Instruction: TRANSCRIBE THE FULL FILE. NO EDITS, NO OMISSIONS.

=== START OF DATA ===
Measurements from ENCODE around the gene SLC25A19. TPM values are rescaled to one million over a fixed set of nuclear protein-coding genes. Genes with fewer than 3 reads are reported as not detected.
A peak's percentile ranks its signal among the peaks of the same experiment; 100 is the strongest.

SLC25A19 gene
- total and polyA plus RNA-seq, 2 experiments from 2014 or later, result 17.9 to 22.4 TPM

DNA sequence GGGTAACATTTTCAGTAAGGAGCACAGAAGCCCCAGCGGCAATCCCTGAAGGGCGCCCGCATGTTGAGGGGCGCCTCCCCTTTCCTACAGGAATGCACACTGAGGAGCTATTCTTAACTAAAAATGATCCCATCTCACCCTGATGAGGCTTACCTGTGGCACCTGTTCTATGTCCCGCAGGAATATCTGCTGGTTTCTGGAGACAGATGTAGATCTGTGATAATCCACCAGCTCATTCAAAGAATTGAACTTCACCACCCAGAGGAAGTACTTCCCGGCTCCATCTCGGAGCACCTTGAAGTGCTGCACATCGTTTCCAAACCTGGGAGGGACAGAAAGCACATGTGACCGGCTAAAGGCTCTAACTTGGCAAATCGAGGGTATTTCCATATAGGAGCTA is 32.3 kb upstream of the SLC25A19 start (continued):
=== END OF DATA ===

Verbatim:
Measurements from ENCODE around the gene SLC25A19. TPM values are rescaled to one million over a fixed set of nuclear protein-coding genes. Genes with fewer than 3 reads are reported as not detected.
A peak's percentile ranks its signal among the peaks of the same experiment; 100 is the strongest.

SLC25A19 gene
- total and polyA plus RNA-seq, 2 experiments from 2014 or later, result 17.9 to 22.4 TPM

DNA sequence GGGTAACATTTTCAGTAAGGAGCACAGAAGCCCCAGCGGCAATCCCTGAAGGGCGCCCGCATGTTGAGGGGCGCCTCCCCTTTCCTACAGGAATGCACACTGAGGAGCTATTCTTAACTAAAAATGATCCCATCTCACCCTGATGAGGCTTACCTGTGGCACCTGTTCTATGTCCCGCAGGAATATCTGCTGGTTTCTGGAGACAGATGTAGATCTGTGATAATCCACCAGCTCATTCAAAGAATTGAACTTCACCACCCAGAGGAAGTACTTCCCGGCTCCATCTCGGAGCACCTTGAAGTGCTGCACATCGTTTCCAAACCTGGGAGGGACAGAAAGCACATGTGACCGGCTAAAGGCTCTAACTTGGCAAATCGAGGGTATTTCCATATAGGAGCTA is 32.3 kb upstream of the SLC25A19 start (continued):